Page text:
I regularly commute to a client’s site past a large hospital complex. The building consists of a series of wings, the first two of which are nearly identical and obviously were built at the same time. Two newer additions to the building sits beside them, each using an entirely different look and pattern. No reuse here.
It reminds me of growing up in Toronto back when there was only one terminal at its airport. When the terminal was built, the plans called for additional terminals to be built later using the same design. But that never happened. Three more terminals have been built since the first opened in 1964 all utilizing different designs.
No reuse here either.
So what is going on, and can we see any parallels to software architecture?
The technical answer is that requirements change. New wide-bodied jets made the round architecture of the first Toronto airport terminal inefficient, for instance. Perhaps new equipment or capabilities were required or new building materials became available that precluded the hospital from re-using its existing design. Perhaps.
But something else was surely going on here as well. Something that has stymied efforts over the years to develop re-usable software and the fabled software building blocks. Something called ego.
When a new team is brought in to build a new system, it can be guaranteed that they will not look at existing systems in place and recommend configuring or modifying one of them. Much more likely will be a total redevelopment using different technologies and patterns, mostly from the resumes of the new architects. There will be justifications around “not wanting to repeat past mistakes” (as the new team goes on to develop new and innovative mistakes), but the reality is that ego is a prime factor. No architect wants to come in and say “hey, let’s do what that guy did”. It doesn’t satisfy the itch to build something new. Nor does it justify the architect’s paycheque.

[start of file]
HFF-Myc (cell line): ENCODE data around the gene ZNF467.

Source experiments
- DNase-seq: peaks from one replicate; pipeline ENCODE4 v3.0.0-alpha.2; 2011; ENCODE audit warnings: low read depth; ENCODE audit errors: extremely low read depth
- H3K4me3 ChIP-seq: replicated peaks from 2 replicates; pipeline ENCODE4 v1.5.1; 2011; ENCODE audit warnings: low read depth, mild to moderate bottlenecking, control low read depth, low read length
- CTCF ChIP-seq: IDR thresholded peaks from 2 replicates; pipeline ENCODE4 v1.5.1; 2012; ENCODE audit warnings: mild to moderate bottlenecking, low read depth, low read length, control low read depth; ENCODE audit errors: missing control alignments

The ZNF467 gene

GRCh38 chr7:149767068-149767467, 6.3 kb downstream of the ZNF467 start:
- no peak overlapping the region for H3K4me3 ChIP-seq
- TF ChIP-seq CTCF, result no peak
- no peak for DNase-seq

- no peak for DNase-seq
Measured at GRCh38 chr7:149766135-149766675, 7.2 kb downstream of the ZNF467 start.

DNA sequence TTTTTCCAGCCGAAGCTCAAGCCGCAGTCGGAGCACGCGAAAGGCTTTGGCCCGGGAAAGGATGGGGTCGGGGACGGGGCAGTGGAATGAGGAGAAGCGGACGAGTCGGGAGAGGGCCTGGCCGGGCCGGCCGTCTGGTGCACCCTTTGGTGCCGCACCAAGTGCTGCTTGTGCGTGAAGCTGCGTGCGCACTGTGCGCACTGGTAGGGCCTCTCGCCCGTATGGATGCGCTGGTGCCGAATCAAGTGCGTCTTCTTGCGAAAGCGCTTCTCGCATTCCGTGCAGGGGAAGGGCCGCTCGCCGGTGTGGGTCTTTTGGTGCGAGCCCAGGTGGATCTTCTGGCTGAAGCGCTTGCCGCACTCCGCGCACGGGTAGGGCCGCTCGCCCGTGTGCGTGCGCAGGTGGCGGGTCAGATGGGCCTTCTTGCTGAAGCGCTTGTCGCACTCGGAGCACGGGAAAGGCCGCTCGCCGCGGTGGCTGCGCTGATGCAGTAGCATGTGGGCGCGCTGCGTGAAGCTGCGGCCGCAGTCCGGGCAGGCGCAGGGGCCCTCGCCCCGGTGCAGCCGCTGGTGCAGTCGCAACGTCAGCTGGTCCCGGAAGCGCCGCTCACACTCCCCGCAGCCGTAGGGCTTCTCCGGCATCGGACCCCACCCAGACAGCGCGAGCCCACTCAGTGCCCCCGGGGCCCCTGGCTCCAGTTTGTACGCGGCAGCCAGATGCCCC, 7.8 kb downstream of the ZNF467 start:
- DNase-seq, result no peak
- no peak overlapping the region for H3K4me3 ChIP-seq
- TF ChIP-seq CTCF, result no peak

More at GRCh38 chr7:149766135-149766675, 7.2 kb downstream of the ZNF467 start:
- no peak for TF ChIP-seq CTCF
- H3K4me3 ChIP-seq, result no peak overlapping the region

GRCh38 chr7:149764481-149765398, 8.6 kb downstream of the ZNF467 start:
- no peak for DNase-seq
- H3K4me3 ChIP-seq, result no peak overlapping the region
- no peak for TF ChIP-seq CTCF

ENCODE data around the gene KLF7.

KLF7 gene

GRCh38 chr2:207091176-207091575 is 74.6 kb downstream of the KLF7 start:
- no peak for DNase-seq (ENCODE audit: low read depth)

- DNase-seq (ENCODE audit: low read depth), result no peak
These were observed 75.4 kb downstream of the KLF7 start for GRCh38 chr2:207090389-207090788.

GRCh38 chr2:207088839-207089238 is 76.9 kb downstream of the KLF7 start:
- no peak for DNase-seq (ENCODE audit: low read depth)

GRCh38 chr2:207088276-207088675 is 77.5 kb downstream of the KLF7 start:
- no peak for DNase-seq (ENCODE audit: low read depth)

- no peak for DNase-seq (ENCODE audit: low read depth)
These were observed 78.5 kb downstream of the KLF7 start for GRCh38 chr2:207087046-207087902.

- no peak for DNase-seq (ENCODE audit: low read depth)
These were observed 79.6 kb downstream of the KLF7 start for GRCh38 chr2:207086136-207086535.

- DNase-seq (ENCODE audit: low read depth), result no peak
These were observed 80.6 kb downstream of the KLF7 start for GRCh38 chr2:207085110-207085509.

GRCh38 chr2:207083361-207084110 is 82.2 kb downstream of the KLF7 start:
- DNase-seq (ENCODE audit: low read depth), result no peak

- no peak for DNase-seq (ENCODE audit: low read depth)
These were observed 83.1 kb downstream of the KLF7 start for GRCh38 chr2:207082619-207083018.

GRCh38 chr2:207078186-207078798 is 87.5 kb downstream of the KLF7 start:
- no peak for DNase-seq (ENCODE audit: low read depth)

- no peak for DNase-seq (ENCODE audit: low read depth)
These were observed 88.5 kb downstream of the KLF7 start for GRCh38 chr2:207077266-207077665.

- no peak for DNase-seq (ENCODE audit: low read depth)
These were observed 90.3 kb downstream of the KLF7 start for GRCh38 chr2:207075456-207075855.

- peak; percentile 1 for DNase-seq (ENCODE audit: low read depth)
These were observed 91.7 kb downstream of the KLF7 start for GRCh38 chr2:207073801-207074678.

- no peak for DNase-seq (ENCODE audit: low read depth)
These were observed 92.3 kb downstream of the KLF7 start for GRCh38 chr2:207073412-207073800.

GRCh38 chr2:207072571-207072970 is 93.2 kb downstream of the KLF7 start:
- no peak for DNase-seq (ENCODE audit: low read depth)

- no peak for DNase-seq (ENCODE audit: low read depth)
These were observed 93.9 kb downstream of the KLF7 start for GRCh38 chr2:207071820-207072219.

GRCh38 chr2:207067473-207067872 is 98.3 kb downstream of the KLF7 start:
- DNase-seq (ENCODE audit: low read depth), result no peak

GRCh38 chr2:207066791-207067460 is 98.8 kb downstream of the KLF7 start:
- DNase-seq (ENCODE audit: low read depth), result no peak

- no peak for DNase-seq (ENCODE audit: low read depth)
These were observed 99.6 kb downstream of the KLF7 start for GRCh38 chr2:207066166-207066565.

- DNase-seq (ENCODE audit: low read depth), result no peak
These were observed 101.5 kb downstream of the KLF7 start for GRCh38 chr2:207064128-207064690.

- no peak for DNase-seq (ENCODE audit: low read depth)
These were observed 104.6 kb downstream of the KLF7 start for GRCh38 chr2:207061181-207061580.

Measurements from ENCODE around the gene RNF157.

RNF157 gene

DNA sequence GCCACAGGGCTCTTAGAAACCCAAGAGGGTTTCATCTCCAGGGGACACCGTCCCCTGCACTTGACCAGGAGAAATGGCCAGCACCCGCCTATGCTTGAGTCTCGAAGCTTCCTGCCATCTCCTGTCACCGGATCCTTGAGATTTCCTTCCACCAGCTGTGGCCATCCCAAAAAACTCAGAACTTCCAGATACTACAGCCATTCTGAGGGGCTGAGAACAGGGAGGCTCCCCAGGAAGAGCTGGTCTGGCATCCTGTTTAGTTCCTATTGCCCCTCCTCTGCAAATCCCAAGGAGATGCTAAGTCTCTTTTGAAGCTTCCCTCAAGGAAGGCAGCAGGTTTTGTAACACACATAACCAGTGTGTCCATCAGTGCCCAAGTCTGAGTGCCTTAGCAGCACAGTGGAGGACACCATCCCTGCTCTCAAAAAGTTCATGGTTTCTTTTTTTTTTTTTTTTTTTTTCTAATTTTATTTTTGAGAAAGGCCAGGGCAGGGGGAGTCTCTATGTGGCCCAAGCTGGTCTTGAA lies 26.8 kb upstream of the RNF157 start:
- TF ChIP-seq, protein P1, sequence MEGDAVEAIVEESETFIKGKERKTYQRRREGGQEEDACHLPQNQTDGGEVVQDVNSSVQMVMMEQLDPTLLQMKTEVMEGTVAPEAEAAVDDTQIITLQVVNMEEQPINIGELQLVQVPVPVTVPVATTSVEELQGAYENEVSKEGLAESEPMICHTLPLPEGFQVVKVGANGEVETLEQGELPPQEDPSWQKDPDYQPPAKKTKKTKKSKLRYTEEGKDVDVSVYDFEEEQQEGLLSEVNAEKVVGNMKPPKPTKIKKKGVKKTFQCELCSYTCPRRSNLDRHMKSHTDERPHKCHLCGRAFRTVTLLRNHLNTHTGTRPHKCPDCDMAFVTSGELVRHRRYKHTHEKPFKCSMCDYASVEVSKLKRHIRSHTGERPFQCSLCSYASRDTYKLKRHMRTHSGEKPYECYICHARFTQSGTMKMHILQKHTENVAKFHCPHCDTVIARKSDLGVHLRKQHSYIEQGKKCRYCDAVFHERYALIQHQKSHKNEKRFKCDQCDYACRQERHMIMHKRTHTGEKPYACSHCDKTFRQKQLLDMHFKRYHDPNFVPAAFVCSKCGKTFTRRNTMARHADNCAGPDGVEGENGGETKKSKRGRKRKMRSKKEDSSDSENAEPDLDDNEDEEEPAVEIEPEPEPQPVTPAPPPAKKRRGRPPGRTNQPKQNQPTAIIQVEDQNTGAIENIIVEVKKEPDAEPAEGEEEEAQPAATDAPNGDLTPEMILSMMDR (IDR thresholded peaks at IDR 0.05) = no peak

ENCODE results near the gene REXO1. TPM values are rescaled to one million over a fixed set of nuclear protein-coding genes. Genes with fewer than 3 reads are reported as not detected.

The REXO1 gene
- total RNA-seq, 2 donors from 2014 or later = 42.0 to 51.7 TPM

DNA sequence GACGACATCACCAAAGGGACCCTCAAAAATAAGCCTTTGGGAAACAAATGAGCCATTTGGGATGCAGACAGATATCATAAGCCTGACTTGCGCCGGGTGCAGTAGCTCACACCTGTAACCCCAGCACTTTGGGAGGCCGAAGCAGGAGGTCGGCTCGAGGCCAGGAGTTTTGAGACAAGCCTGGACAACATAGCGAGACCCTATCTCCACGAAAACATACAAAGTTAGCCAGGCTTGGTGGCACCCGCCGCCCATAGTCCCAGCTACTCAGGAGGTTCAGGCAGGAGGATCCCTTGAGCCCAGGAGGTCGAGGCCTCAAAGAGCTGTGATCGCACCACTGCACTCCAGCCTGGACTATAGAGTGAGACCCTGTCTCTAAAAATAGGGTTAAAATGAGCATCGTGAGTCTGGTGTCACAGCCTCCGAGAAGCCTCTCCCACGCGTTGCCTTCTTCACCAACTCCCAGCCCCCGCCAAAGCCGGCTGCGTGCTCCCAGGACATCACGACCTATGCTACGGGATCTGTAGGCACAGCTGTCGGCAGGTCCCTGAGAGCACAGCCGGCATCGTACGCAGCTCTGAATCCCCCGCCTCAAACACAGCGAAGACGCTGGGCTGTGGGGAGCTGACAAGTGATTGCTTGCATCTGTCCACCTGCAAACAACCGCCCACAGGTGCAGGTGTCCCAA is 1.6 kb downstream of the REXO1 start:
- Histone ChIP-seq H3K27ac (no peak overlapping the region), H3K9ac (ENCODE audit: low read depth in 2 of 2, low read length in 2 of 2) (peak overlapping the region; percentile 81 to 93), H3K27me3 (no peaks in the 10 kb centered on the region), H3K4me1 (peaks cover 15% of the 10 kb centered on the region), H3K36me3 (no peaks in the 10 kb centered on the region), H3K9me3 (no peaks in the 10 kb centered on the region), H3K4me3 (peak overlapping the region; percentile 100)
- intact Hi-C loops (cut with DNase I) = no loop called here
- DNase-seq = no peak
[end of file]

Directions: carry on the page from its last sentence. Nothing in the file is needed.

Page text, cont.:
So what does this tell us?
- For one thing, architects, designers and developers must remember that one imperfect design is better than multiple designs, no matter how perfect any of them night be. The long term cost of any software project is maintenance, and the maintainers will have no idea why two systems that seem to tackle the same problem are built in different ways.
- Existing systems may have warts, but so will the new system. Known warts are cheaper than new and innovative ones.
- On the other side of the coin, build a system for your requirements and don’t try to guess how it might be re-used. You will get it wrong anyway and create an overly complex and error-prone system. If you ever get a second client (which is less likely than you think), utilize this thing called “refactoring” to pull out generic concepts and make the system re-usable.
Architects and designers are people with egos. And people with egos always overplay their own ability and underplay other’s. Take a slice of humble pie and ask yourself “Could we reuse that other system? Would it be good enough”. If you decide to build a new system, don’t design for re-use until you have a second user.